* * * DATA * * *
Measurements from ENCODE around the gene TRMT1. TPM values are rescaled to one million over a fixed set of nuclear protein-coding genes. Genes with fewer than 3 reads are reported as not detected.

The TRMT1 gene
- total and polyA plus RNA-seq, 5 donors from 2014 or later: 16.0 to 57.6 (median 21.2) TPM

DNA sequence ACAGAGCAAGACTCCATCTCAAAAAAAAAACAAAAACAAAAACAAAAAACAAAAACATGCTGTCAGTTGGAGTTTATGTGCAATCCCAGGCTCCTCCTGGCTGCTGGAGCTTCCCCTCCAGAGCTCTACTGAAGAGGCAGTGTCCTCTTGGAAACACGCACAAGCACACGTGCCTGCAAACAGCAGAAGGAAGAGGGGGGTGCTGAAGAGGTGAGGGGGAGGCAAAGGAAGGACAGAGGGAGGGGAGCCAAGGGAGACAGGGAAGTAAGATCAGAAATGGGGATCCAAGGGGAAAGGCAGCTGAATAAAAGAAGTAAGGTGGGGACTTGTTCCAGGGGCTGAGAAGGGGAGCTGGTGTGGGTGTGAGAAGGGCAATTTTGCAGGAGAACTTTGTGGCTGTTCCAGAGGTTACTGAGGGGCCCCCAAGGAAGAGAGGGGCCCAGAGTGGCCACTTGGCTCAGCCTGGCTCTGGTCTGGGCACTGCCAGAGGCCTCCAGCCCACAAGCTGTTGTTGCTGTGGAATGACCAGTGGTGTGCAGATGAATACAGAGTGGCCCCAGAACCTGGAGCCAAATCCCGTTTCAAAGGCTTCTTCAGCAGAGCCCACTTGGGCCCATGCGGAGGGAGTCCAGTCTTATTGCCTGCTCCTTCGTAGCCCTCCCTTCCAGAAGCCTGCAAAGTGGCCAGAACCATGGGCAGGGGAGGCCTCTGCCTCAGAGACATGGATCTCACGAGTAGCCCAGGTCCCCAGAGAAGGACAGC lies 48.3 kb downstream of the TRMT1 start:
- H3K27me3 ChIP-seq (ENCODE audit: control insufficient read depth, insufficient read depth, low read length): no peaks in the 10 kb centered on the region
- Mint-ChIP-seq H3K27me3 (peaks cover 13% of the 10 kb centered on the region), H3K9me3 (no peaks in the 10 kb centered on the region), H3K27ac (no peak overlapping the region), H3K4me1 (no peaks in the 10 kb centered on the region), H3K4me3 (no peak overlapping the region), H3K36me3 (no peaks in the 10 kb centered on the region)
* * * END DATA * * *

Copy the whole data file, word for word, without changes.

Measurements from ENCODE around the gene TRMT1. TPM values are rescaled to one million over a fixed set of nuclear protein-coding genes. Genes with fewer than 3 reads are reported as not detected.

The TRMT1 gene
- total and polyA plus RNA-seq, 5 donors from 2014 or later: 16.0 to 57.6 (median 21.2) TPM

DNA sequence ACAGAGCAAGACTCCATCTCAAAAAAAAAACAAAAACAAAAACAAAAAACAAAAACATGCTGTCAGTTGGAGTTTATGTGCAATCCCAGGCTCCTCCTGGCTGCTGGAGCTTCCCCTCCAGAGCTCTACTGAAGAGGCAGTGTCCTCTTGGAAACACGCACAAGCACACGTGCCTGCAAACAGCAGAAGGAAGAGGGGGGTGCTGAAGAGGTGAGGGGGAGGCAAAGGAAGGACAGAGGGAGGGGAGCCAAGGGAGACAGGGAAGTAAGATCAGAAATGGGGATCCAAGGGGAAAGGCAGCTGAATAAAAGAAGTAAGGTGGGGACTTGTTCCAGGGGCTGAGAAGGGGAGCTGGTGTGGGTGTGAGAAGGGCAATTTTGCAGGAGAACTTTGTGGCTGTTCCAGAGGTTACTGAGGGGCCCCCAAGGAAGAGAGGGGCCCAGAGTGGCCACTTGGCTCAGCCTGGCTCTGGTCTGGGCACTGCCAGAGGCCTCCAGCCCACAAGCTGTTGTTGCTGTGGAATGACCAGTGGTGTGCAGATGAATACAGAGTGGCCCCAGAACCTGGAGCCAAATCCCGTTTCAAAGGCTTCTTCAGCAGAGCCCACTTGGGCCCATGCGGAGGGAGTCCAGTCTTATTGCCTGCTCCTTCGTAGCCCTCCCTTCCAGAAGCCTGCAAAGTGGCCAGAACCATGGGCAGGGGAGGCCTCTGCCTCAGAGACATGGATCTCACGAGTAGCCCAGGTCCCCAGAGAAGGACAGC lies 48.3 kb downstream of the TRMT1 start:
- H3K27me3 ChIP-seq (ENCODE audit: control insufficient read depth, insufficient read depth, low read length): no peaks in the 10 kb centered on the region
- Mint-ChIP-seq H3K27me3 (peaks cover 13% of the 10 kb centered on the region), H3K9me3 (no peaks in the 10 kb centered on the region), H3K27ac (no peak overlapping the region), H3K4me1 (no peaks in the 10 kb centered on the region), H3K4me3 (no peak overlapping the region), H3K36me3 (no peaks in the 10 kb centered on the region)